New Brighton became a popular daytripping destination in Victorian times, when visitors from Liverpool used to cross the Mersey by ferry, landing at a pier in the resort. The pier has since been demolished, as has the New Brighton Tower, built in 1898 and at 621 feet the tallest structure in Britain at that time. During the resort's peak period of popularity in the early 1900s it had a ballroom and an outdoor swimming pool as well as a host of other attractions. The ballroom, named The Tower Ballroom, was still going strong during the height of the Merseybeat era, hosting concerts by groups including the Beatles. Sadly, a lot of the attractions from the resort's early days went the way of the pier and the tower, but now there is a redevelopment plan underway resulting in a new pavilion, the Floral Pavilion, and the Marine Point leisure and retail complex. However, one remaining relic of earlier times is the striking art deco building housing the New Palace amusement arcade, which along with the Adventureland attraction provides plenty of fun for the kids. There are golf courses with sea views in neighbouring Wallasey and Leasowe.
A causeway from the mainland leads out to Fort Perch Rock, with a battery of 18 guns built in the 1820s during the Napoleonic Wars to fend off the French. The fort occupies what at that time was a strategic position, facing onto the main entrance for shipping approaching the Mersey. Its position and purpose earned it the nickname the "Little Gibraltar of the Mersey". Now the fort is open to visitors and houses a museum with maritime and aviation displays including aircraft wreckage dating from World War II.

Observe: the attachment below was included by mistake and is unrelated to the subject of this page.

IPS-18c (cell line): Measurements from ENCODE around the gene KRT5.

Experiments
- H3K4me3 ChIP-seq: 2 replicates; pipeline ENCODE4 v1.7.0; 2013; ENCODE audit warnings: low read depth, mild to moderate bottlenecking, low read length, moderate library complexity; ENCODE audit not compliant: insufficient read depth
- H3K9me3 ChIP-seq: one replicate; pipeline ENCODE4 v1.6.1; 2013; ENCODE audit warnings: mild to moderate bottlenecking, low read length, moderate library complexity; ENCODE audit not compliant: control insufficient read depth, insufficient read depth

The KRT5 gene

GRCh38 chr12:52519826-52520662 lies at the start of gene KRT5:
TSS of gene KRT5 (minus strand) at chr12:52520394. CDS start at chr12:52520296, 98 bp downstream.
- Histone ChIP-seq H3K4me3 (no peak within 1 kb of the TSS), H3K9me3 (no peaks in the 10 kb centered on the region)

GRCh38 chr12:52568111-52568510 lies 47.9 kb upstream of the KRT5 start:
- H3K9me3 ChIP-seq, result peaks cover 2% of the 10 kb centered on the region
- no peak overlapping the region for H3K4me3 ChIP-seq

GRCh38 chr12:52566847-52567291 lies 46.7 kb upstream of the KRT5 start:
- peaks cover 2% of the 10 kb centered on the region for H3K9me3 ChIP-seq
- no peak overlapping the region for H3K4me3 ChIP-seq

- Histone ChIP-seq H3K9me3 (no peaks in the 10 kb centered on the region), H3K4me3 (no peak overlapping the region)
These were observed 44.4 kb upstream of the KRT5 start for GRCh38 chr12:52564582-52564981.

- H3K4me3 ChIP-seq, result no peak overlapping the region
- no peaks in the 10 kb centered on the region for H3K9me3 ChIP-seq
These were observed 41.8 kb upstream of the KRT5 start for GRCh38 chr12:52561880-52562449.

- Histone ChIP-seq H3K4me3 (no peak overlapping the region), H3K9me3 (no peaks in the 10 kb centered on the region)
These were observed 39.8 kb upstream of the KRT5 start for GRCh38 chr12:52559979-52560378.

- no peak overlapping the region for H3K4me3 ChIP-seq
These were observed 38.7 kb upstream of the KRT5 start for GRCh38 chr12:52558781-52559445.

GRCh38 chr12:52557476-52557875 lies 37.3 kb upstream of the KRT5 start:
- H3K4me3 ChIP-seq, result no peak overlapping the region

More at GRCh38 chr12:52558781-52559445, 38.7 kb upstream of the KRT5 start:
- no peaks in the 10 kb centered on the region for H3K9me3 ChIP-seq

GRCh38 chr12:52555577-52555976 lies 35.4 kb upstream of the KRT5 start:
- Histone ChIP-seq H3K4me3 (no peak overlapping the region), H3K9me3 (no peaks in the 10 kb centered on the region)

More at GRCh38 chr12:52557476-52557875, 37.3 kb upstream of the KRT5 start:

In the 1980s a book of photographs by the photographer Martin Parr called The Last Resort featured New Brighton as its subject. The book became a classic of documentary photography and put Parr firmly on the map as a leading photographer. The book, which featured the working classes holidaying in what was at the time a depressing and decaying resort, divided opinion among those who viewed it, with some finding its images disturbing, while others saw a more affectionate and humorous side to them.
For a list of events in the Wirral see here.
Map of the area.
|Fort Perch Rock. Photo by Rept0n1x, via Wikimedia Commons.|